Okay, I admit it- I’m a newsletter junkie. I subscribe to any newsletter that might possibly have a single tidbit of information that interests me. And then they get filed into my email folders, often never to be opened. The primary exception to this is the gardening-related newsletters- they at least get skimmed through somewhere around 75% of the time. At this time of year, every year, there is one topic that rings through them all, almost without fail. That topic is rookie gardening mistakes. And they all boil down to one thing- a lack of basic knowledge and failure to plan according to that knowledge.
There’s a lot of information out there, and it would be impossible to memorize it all with a single read-through… not to mention that there’s a lot of bad or inaccurate information out there, and rookies are unlikely to be able to tell what’s good and what’s not since they don’t have the baseline knowledge. So here are a few tips that I think might be helpful to the novice gardener…
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It has been absolutely beautiful out for the past several days- the average high temperature has been around 68F, and the overnight lows have only dipped into the high 40′s once! My crocuses started blooming during the first week of the month, the first of my daffodils popped open on Friday, and my lilacs are swelled up with new buds. These, to me, are the first real signs of spring, and I wait for them expectantly every year. An inexperienced gardener might think that with all of this activity, it’s now safe to just get those plants outside and into the ground. The more experienced gardener knows better, though, and this week’s weather forecast is a perfect example of why. For my area, temperatures are expected to drop into the 20′s for the next few nights, and there’s potential for snow tonight! Read the rest of this entry »
When you’re first getting your garden started or you’re starting a new bed, the soil may not be all that great. You could shell out all sorts of cash on soil conditioning products, or you can look into other options that may require a little more time, work, and/or planning. Read the rest of this entry »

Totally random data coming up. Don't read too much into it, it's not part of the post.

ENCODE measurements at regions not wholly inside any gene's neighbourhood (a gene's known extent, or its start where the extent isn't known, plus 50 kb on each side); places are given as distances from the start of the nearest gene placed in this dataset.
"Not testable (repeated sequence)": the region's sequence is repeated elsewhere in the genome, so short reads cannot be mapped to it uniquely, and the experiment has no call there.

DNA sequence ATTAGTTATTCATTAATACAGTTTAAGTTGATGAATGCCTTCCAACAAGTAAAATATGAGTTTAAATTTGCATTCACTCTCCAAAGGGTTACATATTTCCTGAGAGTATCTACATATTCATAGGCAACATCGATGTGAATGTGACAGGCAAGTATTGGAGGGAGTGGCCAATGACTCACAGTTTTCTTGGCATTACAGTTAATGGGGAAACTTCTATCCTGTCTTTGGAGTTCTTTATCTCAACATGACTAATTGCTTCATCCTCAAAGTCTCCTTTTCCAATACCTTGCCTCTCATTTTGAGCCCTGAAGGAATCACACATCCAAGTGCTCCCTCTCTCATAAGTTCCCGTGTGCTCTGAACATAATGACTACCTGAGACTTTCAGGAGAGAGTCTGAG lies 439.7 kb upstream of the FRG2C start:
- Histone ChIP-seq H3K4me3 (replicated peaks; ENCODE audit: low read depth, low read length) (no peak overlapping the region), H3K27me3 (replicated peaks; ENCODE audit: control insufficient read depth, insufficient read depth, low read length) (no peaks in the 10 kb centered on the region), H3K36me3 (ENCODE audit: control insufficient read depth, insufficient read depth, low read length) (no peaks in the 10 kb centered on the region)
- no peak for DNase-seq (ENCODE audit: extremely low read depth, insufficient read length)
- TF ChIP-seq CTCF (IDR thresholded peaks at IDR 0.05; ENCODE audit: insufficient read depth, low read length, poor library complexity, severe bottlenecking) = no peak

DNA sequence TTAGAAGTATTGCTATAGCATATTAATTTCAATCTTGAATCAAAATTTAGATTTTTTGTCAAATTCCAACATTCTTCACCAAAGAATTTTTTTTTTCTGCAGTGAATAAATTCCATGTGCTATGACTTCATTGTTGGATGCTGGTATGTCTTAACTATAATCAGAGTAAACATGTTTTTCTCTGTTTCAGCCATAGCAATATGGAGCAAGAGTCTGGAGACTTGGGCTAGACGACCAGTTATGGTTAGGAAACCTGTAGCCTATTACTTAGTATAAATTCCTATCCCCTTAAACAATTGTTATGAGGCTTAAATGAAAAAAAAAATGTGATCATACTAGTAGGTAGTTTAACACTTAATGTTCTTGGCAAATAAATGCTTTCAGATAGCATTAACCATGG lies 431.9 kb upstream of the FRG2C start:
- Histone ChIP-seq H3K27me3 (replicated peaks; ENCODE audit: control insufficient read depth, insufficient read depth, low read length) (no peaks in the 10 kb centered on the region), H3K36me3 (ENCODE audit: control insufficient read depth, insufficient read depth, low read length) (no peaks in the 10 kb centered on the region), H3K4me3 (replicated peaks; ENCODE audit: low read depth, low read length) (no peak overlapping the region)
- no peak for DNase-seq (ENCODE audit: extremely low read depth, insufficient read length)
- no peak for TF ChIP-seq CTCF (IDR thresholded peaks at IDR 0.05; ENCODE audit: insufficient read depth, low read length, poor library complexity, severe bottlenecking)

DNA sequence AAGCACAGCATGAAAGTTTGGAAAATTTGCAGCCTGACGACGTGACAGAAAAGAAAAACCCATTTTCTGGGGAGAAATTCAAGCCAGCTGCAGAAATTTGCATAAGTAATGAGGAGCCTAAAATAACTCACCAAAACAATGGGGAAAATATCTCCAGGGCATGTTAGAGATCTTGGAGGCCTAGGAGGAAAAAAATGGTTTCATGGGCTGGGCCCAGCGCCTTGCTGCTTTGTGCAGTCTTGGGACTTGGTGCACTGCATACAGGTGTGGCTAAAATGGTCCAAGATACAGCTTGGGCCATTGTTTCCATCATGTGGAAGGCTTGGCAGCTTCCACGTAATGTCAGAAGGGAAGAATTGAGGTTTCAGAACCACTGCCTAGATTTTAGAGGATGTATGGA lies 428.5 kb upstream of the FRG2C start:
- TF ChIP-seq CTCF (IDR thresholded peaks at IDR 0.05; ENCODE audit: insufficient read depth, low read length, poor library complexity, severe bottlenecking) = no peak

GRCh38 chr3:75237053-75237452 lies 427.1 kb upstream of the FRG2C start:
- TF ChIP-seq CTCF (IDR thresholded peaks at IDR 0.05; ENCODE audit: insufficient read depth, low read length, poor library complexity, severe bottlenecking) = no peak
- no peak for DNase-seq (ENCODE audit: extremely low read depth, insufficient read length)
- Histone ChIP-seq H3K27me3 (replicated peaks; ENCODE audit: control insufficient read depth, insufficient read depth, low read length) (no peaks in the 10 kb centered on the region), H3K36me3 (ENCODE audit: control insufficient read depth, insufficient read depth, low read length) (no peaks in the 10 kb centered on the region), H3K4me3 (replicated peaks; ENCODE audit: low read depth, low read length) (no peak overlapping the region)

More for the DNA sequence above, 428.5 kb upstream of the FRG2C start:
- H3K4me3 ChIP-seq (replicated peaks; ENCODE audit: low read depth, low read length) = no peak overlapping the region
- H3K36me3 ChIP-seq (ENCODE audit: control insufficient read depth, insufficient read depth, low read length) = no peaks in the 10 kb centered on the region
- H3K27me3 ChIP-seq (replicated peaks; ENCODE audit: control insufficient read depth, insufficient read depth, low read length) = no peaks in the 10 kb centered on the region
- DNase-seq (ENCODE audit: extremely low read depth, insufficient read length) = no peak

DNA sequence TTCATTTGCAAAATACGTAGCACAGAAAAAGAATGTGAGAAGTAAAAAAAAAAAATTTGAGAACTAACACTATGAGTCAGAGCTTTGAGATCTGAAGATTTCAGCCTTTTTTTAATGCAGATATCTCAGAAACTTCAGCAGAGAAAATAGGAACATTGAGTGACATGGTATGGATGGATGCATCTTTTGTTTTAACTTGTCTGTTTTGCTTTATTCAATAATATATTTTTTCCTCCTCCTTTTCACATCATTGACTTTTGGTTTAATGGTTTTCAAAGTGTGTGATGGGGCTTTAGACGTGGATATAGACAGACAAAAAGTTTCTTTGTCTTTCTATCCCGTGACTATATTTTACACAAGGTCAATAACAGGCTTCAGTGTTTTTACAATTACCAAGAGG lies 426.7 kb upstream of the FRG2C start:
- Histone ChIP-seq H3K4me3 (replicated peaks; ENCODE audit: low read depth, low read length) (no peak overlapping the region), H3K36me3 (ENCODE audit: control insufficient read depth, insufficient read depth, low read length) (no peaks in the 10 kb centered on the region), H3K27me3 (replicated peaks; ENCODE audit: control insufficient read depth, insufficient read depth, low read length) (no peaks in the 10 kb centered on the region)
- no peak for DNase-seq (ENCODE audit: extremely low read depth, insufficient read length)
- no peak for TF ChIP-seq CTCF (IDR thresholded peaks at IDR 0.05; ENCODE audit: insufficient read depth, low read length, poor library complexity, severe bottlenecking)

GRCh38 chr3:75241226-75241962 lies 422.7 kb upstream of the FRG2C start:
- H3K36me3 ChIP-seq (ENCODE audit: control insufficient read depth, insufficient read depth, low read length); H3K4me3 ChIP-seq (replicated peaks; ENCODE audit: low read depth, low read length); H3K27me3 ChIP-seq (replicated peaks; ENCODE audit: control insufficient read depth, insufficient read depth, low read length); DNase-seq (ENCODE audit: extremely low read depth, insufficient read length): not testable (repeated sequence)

What do cardboard toilet paper tubes, egg cartons, milk cartons, yogurt cups, egg shells, and newspaper have in common? Read the rest of this entry »
When a person decides they want to start growing their own food, they can quickly become overwhelmed by how expensive it can be. The reality is, though, that you don’t have to spend crazy amounts of money to get started. There are lots of things that folks will say you need or really should have, but the fact of the matter is that you only really *need* some seeds, some healthy dirt, and your own grit and determination. This post from Old World Garden Farms can help get you started, and in the coming weeks, I’ll be sharing my own thoughts on gardening on the cheap, as well.
It’s amazing how much gardening stuff one can amass as we go through, experimenting with different methods of growing all the different varieties of veggies! I decided that the stuff I’m not using needs to be put to work… Read the rest of this entry »
It’s been over a year since my last post, and I’m feeling pretty guilty about that. It’s not that I haven’t had ideas of things to write about that has kept me from posting- an idea springs to mind at least once a week. What has kept me from posting has actually been photography to go with the posts. I don’t want to steal or borrow images from online sources, but I don’t have very good image editing software to get my own photos cleaned up and re-sized easily. So yeah, that needs to be dealt with. In the mean time, I’m not going to let the lack of photos stand in the way of me sharing stuff with you. And since Easter is right around the corner, what better subject to kick things back off with here than the secret to making hard boiled eggs that peel easily and nicely?
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